My raucous (and sometimes embarrassing) student life is captured on some photos that are probably lying curled up in some shoebox in an attic, not stored and backup on hard disks around the world. Not so for the current generation whose lives are on full display.
So has privacy disappeared? Gartner thinks so.
“According to a recent blog from Gartner, social media could be the end of our privacy as we know it. This is very true, but let’s be honest; our privacy was endangered when social networking sites such as LinkedIn and Facebook were launched over 5 years ago. Back in 2005 the social networking sites tapped into a hidden human desire to share close/personal information with friends or strangers.
“Now we’ve recently had the launch of Twitter and foursqaure, criminal gangs are beginning to target people who use these sites to piece together a detailed picture of someone’s route to work or even their work/life balance in order to ascertain when their houses will be lying empty. I am as guilty as the next person when it comes to social networking sites; however we must remember that when you register with a social networking site you are literally leaving your privacy at the door”. Richard Cookson – Analyst Relations, Metia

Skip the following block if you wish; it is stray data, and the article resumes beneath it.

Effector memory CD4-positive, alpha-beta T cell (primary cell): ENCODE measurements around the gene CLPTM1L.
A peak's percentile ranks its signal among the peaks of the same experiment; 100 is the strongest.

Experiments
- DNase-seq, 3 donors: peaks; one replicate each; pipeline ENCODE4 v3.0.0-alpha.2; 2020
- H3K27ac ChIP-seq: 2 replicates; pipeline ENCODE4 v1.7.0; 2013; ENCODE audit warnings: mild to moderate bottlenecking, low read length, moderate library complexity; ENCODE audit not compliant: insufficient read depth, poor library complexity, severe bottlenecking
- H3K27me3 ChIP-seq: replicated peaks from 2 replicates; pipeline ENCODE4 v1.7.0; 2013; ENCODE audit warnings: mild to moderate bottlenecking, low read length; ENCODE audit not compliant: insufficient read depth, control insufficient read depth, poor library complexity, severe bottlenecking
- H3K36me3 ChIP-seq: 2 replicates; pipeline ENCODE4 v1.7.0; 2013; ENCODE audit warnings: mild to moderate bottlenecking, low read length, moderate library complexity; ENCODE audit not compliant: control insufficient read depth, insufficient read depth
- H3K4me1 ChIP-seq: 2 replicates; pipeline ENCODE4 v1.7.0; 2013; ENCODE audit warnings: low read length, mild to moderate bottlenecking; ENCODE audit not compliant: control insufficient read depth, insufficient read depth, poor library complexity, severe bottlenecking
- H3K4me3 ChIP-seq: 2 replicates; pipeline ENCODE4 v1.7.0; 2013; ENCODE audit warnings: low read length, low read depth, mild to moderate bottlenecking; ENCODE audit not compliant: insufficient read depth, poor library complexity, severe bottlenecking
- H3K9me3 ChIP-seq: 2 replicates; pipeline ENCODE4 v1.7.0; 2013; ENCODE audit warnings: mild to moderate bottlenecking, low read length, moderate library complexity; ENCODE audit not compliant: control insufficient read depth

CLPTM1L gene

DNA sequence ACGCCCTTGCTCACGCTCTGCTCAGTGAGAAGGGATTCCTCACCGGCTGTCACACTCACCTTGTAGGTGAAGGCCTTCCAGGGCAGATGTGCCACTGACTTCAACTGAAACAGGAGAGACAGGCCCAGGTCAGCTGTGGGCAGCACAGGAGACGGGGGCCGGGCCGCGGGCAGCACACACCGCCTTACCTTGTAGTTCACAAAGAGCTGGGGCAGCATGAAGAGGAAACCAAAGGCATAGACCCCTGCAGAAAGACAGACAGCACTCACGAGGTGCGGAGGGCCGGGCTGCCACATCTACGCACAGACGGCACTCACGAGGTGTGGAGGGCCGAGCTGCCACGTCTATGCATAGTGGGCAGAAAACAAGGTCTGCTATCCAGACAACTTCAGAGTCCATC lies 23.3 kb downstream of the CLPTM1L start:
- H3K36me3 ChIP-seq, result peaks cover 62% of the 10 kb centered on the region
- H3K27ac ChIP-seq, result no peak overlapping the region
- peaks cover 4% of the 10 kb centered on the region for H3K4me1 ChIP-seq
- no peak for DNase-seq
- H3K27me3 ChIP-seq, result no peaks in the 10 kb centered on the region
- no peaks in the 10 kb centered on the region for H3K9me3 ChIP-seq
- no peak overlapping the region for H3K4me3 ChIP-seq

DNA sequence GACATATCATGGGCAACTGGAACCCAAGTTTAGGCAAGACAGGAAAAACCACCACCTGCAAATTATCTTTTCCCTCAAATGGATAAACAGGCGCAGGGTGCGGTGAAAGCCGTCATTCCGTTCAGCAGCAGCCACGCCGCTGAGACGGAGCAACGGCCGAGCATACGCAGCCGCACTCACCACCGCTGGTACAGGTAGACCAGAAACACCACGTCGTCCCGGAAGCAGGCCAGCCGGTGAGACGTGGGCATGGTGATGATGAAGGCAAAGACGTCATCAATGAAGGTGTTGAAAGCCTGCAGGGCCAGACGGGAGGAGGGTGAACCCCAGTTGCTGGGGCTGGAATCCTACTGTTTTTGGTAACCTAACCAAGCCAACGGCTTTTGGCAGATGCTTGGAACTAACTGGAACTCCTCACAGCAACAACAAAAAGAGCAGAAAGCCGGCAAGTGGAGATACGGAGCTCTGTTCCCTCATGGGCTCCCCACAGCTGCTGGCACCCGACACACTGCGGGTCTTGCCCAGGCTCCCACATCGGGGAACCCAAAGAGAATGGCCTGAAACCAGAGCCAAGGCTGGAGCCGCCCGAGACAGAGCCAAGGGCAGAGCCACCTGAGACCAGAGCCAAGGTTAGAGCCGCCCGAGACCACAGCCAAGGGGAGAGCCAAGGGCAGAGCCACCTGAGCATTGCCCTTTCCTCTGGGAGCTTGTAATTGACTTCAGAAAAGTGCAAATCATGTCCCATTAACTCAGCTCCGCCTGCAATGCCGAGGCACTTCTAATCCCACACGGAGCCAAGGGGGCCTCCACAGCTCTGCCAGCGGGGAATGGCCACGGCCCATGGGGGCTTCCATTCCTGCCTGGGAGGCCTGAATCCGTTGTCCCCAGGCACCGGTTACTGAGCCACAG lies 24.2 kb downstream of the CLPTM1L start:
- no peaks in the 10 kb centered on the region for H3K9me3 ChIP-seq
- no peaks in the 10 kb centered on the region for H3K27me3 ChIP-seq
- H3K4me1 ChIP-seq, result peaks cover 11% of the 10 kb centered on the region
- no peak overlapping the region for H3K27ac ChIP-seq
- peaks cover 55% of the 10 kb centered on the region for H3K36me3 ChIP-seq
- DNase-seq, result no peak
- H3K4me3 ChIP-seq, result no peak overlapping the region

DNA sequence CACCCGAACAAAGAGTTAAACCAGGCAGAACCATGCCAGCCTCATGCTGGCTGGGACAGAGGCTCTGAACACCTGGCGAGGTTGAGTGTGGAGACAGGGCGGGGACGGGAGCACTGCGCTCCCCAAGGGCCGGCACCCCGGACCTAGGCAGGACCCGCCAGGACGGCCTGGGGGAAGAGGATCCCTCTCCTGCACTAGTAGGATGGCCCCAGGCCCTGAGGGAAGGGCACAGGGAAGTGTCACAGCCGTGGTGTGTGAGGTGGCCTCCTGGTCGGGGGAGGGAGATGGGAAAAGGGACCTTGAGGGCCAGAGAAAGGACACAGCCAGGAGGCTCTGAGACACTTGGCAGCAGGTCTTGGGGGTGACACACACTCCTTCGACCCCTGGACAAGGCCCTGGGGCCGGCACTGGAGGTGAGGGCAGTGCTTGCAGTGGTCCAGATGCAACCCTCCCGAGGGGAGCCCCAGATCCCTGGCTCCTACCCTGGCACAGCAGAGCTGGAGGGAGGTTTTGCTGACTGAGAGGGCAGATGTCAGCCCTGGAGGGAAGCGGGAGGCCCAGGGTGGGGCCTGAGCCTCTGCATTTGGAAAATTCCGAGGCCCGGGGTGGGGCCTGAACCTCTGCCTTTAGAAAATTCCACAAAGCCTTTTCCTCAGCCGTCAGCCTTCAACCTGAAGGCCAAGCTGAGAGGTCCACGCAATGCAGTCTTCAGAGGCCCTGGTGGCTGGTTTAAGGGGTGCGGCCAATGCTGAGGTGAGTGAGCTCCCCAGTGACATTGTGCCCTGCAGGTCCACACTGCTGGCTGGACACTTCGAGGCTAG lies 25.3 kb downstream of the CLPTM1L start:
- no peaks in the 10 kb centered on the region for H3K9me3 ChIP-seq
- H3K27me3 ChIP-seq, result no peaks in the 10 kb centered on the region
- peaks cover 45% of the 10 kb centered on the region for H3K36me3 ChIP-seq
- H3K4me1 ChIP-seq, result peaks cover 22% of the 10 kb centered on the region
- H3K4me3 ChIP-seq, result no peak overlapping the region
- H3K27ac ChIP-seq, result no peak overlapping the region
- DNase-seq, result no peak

So what should corporates make of this new world? Perhaps individuals, particularly Gen Y are comfortable with the unwritten rules – ‘No fb photo parties’ – but are corporates? Is it acceptable for HR departments to look at a candidates Facebook pages, Linked In and Twitter tweets as part of the sifting and reference checking process? HR may say “Yes”, but isn’t that the same as turning up at a candidates house on a Saturday night and peering through their sitting room window or following them to the pub on Sunday lunchtime? Hmmm. Tricky.
Companies have lot of growing up as they start to understand this new world. And so do some of the people who are my ‘friends’ on Facebook judging by the photos of last weekend’s party.